Islamic finance is breaking out, as long-awaited regulatory reform takes hold in key nations, boosting transparency and driving new business.

Author: Anita Hawser
islamic market

Table Of Contents

Islamic banking, long focused on core markets like Saudi Arabia, Malaysia and the UAE, has been expanding rapidly, as other nations seek to access the global pool of Islamic investors to help finance local infrastructure projects. According to EY’s World Islamic Banking Competitiveness Report 2014‒’15: Participation Banking 2.0, Islamic banking assets in fast-growing markets like Qatar, Indonesia, Saudi Arabia, Malaysia, the UAE and Turkey will reach $1.8 trillion by 2019. Sub-Saharan African nations are also becoming players in non-interest-bearing, or participation, banking.

In Europe, the sector has a foothold in the UK and has seen pockets of progress, including Turkey’s Kuveyt Türk Participation Bank’s license to offer banking services in Germany, granted by the nation’s Federal Financial Supervisory Authority in March.

Leading Islamic finance providers, including many winners of this year’s awards, continue to innovate across sukuk (the Islamic finance equivalent of bonds), Islamic funds, structured products, trade finance and microfinance. Innovative providers have identified opportunities for Islamic finance to make a difference in areas such as SME (small and midsize enterprises) financing, where conventional banks have, more or less, retreated. However, profitability, return on equity, risk management and investment in digital banking services are still challenges for Islamic banks, compared with their conventional counterparts.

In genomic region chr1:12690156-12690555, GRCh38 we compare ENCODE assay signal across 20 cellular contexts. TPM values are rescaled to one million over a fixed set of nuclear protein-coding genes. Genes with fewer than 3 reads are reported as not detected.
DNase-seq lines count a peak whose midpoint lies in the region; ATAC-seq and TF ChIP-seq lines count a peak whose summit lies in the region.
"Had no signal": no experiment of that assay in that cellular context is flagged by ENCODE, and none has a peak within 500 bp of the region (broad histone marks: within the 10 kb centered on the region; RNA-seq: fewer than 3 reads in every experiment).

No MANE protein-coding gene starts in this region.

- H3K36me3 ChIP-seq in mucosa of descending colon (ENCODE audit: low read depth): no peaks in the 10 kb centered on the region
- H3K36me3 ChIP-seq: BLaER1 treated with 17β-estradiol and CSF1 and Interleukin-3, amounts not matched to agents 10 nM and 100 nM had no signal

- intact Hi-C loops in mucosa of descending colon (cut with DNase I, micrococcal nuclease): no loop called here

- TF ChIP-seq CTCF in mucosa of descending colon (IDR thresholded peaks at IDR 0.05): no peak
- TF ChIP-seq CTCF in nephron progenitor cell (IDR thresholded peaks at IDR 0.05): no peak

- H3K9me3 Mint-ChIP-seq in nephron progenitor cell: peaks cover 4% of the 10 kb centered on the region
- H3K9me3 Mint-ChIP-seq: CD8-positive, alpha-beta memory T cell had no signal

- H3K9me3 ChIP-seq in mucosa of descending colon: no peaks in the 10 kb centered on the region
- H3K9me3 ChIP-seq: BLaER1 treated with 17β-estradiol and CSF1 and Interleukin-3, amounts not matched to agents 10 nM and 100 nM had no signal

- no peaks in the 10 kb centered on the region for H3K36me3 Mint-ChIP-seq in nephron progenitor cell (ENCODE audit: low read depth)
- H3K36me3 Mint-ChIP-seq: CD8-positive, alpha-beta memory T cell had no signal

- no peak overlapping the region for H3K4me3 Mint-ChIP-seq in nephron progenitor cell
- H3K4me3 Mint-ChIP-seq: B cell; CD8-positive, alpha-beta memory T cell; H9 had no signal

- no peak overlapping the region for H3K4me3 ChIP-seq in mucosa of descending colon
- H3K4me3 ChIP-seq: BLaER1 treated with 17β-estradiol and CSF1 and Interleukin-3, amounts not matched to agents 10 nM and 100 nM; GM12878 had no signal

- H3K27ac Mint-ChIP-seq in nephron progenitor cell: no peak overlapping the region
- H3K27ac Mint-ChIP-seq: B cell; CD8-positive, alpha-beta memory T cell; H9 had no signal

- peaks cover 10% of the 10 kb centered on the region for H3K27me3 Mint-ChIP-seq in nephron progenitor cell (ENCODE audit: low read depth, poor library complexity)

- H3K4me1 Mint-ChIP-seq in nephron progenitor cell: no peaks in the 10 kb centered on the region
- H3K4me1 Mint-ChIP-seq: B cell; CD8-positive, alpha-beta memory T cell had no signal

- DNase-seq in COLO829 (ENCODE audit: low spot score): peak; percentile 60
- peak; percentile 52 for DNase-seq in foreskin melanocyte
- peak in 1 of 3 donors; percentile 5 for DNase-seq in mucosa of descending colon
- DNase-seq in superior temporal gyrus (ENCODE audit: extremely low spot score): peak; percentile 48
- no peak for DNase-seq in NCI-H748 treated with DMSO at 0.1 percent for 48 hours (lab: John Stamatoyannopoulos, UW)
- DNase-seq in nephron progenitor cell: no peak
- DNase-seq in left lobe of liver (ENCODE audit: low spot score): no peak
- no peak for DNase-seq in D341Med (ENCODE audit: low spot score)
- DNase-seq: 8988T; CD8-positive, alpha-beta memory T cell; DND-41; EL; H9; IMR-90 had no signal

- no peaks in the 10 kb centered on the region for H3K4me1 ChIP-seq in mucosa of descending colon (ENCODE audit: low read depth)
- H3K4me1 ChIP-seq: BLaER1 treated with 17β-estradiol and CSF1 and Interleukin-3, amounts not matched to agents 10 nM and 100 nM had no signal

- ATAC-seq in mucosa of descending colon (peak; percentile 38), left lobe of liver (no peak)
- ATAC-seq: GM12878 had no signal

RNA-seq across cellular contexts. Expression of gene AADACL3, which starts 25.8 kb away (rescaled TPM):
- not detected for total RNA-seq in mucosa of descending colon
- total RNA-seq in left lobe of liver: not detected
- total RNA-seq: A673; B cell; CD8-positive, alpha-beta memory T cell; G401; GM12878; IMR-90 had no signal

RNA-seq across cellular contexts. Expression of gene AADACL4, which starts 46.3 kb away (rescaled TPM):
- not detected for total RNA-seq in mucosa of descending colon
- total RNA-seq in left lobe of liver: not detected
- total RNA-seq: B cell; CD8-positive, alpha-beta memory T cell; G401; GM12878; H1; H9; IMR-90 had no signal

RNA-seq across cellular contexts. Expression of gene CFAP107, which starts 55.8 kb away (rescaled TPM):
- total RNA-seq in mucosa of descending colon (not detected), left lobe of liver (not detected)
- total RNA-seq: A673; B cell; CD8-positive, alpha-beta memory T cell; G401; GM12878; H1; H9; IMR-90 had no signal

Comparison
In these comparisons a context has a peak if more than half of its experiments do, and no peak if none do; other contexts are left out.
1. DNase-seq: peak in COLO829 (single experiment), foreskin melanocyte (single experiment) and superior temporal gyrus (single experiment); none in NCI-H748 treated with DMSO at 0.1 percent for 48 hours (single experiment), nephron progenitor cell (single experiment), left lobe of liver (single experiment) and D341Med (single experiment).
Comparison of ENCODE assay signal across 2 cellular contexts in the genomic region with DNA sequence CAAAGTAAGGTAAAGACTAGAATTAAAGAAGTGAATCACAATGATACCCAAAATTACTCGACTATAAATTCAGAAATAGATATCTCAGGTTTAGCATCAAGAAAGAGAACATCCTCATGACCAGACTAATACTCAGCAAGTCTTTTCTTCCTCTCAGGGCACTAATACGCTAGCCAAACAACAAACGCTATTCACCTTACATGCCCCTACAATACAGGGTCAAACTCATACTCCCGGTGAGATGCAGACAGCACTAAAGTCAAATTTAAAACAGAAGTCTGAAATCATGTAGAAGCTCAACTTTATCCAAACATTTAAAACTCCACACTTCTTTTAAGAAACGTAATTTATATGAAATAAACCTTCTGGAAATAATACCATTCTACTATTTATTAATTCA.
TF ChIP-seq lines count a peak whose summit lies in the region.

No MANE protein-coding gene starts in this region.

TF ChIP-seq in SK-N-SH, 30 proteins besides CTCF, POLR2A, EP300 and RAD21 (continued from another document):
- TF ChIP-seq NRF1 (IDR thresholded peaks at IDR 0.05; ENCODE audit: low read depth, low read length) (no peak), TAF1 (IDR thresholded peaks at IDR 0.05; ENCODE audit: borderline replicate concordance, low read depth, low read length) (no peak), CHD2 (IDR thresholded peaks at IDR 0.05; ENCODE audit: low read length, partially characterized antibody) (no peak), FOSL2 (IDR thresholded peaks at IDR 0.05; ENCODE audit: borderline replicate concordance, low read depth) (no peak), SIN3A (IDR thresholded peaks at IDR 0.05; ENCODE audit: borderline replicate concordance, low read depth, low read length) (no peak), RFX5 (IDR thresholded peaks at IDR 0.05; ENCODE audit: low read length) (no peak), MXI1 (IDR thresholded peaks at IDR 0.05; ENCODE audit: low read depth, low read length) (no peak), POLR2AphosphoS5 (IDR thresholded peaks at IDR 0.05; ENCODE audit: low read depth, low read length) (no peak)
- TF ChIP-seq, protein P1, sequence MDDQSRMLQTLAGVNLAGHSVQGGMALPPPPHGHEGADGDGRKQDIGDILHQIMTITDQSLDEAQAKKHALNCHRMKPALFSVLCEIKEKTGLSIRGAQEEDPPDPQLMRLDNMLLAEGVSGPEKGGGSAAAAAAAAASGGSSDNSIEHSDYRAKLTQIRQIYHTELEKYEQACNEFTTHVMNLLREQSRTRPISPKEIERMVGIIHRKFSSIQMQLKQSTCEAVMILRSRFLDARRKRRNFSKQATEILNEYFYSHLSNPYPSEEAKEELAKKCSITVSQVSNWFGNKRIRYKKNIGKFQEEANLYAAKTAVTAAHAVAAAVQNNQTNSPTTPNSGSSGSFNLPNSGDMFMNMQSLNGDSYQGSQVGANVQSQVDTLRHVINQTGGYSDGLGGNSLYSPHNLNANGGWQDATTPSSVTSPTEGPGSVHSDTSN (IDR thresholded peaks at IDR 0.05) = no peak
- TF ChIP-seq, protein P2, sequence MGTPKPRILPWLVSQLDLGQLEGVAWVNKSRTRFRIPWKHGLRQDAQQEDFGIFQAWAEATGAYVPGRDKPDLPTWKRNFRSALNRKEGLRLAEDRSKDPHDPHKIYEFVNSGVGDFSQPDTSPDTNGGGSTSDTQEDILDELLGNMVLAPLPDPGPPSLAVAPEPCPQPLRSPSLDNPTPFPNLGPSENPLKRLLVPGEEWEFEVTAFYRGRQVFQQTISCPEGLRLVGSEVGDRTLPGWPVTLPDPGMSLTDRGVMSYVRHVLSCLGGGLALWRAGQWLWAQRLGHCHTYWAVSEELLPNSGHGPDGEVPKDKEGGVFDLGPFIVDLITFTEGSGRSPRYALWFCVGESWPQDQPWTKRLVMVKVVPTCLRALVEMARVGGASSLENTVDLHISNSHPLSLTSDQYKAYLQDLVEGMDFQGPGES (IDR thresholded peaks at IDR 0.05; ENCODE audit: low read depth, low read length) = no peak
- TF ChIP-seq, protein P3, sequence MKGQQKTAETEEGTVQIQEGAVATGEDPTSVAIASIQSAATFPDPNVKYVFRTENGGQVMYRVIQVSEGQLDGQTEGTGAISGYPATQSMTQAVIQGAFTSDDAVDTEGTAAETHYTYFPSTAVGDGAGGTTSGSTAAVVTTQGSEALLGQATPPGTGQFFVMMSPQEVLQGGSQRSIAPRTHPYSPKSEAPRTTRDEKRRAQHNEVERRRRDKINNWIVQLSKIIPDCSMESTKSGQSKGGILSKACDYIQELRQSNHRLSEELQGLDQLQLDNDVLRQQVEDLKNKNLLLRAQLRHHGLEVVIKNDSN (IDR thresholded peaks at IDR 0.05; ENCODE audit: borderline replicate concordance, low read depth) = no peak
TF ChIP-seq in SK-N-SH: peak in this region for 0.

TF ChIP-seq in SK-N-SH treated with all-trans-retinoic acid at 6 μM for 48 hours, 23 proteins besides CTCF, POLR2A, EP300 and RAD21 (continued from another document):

The difficulty for Islamic banking as it goes mainstream, said Ashar Nazim, global Islamic finance leader at EY, “will be eliminating operational silos and leveraging customer insights to improve risk management, pricing and channel performance.”

The eighth annual Global Finance Islamic Financial Institutions Awards honor the leading shariah-compliant institutions in the regions, countries and product areas in which Islamic banking has an established or growing presence. The awards criteria incorporate subjective and objective factors, including knowledge of local conditions and customer needs, profitability, reputation and market standing, innovation in products and services, effective use of technology and safety and security. Some winners may be the only Islamic financial institution in their markets, but as pioneers they are setting the standard for others to follow.


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